Tar Heel Trek: Davidson County


Continuing along the North Carolina piedmont, Davidson County is worthy of a pitstop. Founded in 1822 and named for Revolutionary War General William Lee Davidson, Davidson County is home to many unique and historical sites.

North Carolina is well known for it’s barbecue, but none is quite like the kind you get in Lexington–defining its own category, “Lexington-style barbecue.” Home to many of the great barbecue restaurants —Stamey’s, Speedy’s, Lexington BBQTroutman’s–Davidson County knows its ‘que. In fact, since 1984, Lexington has hosted the Lexington Barbecue Festival, one of the biggest barbecue celebrations in the state, which sees more than 100,000 visitors every year. bbq25_hmpg

Thomasville, known to many as North Carolina’s “Chairtown,” is a national furniture-making center and comprises one of the major industries in Davidson County, accompanied by textiles and tobacco. The town, named for legislator John W. Thomas,  welcomed  its first chairmaker, David Westmoreland, when he moved his shop from Forsyth County in the mid-1850s. He began the first chair factory in 1879, soon followed by many others. The importance of the industry to Davidson County was symbolized by the construction of “The Big Chair” in 1922. Thirteen feet tall–the world’s largest–it was later replaced by an 18-foot-tall steel reproduction in 1949. The oversized chair in Thomasville, symbol of Davidson County’s world famous furniture industry.

Uwharrie National Forest is home to many incredible plants, birds, and hiking trails that are sure to thrill even the most intense nature junky. The 20.5-mile figure-eight Uwharrie Trail offers a variety of habitats from open fields to high rocky ridges of pine and hardwoods where Wild Turkey, raptors and songbirds might be spotted. Creeks offer additional habitats for woodland bird species.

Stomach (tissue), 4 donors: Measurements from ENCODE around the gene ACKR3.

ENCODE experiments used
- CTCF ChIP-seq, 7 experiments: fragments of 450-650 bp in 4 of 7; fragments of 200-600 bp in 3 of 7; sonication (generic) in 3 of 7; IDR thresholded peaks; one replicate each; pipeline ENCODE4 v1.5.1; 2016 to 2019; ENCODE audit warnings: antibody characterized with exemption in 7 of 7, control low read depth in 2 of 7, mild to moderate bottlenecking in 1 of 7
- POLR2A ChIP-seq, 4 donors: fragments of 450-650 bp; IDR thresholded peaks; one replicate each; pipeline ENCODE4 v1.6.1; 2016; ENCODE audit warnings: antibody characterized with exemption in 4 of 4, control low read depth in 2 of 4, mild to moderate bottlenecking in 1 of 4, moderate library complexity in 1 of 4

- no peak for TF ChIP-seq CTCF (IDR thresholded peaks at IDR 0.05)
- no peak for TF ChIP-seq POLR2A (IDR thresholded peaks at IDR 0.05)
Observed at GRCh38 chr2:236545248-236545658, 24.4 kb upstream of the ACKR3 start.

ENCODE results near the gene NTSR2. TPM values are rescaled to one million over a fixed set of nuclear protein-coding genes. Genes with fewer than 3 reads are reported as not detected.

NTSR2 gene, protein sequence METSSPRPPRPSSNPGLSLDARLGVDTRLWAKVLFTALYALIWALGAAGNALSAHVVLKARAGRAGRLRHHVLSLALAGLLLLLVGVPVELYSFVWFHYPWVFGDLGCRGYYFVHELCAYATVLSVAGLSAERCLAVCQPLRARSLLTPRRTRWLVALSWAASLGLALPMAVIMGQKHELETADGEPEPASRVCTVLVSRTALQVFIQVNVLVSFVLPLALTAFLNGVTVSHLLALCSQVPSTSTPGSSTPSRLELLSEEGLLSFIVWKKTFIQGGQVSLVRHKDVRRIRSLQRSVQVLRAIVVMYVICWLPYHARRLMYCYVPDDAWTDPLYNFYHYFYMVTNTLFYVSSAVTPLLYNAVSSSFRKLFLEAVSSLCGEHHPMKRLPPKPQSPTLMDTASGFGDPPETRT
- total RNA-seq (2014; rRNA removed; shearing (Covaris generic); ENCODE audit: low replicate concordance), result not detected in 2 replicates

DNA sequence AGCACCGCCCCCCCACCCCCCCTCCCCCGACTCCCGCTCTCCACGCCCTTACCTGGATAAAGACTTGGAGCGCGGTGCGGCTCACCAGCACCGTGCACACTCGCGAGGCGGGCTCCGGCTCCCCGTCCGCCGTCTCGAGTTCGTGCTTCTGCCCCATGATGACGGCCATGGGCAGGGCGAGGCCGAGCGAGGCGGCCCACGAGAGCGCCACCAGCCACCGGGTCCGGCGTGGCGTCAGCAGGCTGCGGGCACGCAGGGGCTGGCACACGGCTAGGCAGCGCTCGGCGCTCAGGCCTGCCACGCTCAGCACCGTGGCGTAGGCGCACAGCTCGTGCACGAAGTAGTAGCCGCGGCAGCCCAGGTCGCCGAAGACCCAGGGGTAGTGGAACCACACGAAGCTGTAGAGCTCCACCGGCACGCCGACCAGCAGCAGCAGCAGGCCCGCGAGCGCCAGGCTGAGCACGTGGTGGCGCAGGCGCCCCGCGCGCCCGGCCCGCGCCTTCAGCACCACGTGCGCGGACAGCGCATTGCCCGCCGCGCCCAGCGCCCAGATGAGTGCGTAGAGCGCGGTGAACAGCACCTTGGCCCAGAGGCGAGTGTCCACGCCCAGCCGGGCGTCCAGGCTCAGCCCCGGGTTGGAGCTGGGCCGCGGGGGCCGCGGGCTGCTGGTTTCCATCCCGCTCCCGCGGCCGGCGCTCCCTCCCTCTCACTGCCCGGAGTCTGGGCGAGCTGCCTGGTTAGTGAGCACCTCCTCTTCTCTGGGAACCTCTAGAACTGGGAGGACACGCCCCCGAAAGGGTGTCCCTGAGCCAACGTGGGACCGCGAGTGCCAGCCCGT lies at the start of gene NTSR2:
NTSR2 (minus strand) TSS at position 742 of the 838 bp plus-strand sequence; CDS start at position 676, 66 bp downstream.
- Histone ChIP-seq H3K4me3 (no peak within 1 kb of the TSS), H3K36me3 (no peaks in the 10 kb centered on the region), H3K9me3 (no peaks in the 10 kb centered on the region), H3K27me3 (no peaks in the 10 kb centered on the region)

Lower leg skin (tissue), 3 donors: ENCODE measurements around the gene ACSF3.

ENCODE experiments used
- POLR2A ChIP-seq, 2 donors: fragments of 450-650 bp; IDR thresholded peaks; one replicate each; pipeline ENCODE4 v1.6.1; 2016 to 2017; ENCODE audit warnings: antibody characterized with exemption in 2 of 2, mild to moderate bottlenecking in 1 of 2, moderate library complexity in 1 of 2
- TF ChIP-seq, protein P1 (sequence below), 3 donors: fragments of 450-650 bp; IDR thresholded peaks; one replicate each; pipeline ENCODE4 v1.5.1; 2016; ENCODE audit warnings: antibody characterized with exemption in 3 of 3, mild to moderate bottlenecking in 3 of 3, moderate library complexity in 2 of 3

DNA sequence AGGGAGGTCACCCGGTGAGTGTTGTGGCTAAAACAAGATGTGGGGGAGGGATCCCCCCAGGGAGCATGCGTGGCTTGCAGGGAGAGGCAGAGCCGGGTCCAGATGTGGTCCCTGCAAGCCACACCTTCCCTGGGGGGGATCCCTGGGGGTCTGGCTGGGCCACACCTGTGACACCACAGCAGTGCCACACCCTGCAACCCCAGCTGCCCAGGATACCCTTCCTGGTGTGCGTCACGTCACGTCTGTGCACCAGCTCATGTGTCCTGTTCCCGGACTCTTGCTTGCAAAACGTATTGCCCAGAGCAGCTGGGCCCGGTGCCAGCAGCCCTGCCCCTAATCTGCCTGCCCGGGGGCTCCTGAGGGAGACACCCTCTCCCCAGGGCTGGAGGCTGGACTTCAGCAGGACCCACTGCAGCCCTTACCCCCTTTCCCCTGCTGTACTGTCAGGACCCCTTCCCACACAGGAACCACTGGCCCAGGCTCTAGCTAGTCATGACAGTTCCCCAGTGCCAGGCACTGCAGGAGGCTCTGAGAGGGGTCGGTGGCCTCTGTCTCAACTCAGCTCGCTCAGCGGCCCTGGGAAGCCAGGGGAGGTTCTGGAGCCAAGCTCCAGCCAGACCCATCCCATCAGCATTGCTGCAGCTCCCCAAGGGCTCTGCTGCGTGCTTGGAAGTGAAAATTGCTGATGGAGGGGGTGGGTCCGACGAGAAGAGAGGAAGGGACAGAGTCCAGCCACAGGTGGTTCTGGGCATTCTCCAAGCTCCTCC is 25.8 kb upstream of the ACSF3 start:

Davidson County also offers Boone’s Cave Park , a 100-acre site that offers hiking trails through a rolling forest of mixed hardwoods. It is here that Daniel Boone is rumored to have hidden in order to escape Native Americans.

Now if you are in need of something sweet after a meal at Lexington Barbecue, Carrie Blair of Davidson County offers you a little banana pound cake to round off culinary sampling of Davidson County. “This was passed down to me from a girl I used to work with at Old Dominion Freight Line,” said Blair. “I’ve had this recipe for at least twenty years. I make it quite a bit, and everyone likes it.”

Here it is:

3 cups all-purpose flour

1 teaspoon baking powder

pinch salt

1/2 cup butter, softened

1 cup shortening

2 3/4 cups sugar

5 eggs, beaten

3 tablespoons milk

1 teaspoon banana extract

1 teaspoon vanilla extract

3 ripe bananas, mashed

Preheat oven to 325 degrees. Grease and flour a 10 inch tube pan. Combine the flour, baking powder, and salt; set aside. In a separate bowl, cream the butter, shortening, and sugar. Add the eggs and milk; mix well. Add the flour mixture to the wet ingredients in thirds, beating well after each addition. Add the flavorings and bananas. Blend until smooth. Pour the batter into the prepared pan. Bake for 1 hour and 15 min or until a toothpick inserted into the center of the cake comes out clean.


For more information on food, facts, history, architecture, and nature around North Carolina, be sure to check out:

Holy Smoke: The Big Book of North Carolina Barbecue, by John Shelton Reed & Dale Volberg Reed

The North Carolina Gazetteer: A Dictionary of Tar Heel Places, by William S. Powell

The North Carolina Birding Trail: Piedmont Trail Guide

A Guide to the Historic Architecture of Piedmont North Carolina by Catherine W. Bishir & Michael T. Southern

Sweet Carolina: Favorite Desserts and Candies from the Old North State, by Foy Allen Edelman